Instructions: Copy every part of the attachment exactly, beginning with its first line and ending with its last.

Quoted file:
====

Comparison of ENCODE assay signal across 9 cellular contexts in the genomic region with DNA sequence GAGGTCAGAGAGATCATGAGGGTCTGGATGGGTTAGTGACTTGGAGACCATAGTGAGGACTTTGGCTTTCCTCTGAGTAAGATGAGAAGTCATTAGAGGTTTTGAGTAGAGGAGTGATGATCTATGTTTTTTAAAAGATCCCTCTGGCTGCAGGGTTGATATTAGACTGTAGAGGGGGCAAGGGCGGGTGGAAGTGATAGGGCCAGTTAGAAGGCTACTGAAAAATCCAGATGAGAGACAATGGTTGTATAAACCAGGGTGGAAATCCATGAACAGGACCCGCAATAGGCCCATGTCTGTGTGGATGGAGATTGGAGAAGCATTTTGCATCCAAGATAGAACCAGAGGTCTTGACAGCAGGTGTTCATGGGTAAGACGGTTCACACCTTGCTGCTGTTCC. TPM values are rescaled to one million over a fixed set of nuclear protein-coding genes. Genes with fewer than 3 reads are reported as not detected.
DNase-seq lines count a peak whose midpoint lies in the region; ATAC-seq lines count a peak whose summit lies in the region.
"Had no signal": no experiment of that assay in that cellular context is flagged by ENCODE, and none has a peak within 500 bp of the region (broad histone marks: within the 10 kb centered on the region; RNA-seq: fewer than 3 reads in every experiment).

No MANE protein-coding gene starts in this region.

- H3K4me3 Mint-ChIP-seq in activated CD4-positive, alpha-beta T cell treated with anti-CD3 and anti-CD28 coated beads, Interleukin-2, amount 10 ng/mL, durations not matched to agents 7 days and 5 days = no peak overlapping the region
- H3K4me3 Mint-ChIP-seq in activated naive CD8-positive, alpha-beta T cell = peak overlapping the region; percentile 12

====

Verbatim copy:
Comparison of ENCODE assay signal across 9 cellular contexts in the genomic region with DNA sequence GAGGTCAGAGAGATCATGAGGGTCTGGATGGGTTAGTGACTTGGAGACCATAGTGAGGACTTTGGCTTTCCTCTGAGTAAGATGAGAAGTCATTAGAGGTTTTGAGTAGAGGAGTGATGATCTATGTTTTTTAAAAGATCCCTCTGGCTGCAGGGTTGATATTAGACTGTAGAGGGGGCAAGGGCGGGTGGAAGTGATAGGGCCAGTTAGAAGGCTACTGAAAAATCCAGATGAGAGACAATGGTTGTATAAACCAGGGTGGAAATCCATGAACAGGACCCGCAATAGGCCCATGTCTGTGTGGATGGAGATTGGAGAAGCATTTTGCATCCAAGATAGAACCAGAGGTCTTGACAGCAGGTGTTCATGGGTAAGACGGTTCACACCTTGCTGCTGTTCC. TPM values are rescaled to one million over a fixed set of nuclear protein-coding genes. Genes with fewer than 3 reads are reported as not detected.
DNase-seq lines count a peak whose midpoint lies in the region; ATAC-seq lines count a peak whose summit lies in the region.
"Had no signal": no experiment of that assay in that cellular context is flagged by ENCODE, and none has a peak within 500 bp of the region (broad histone marks: within the 10 kb centered on the region; RNA-seq: fewer than 3 reads in every experiment).

No MANE protein-coding gene starts in this region.

- H3K4me3 Mint-ChIP-seq in activated CD4-positive, alpha-beta T cell treated with anti-CD3 and anti-CD28 coated beads, Interleukin-2, amount 10 ng/mL, durations not matched to agents 7 days and 5 days = no peak overlapping the region
- H3K4me3 Mint-ChIP-seq in activated naive CD8-positive, alpha-beta T cell = peak overlapping the region; percentile 12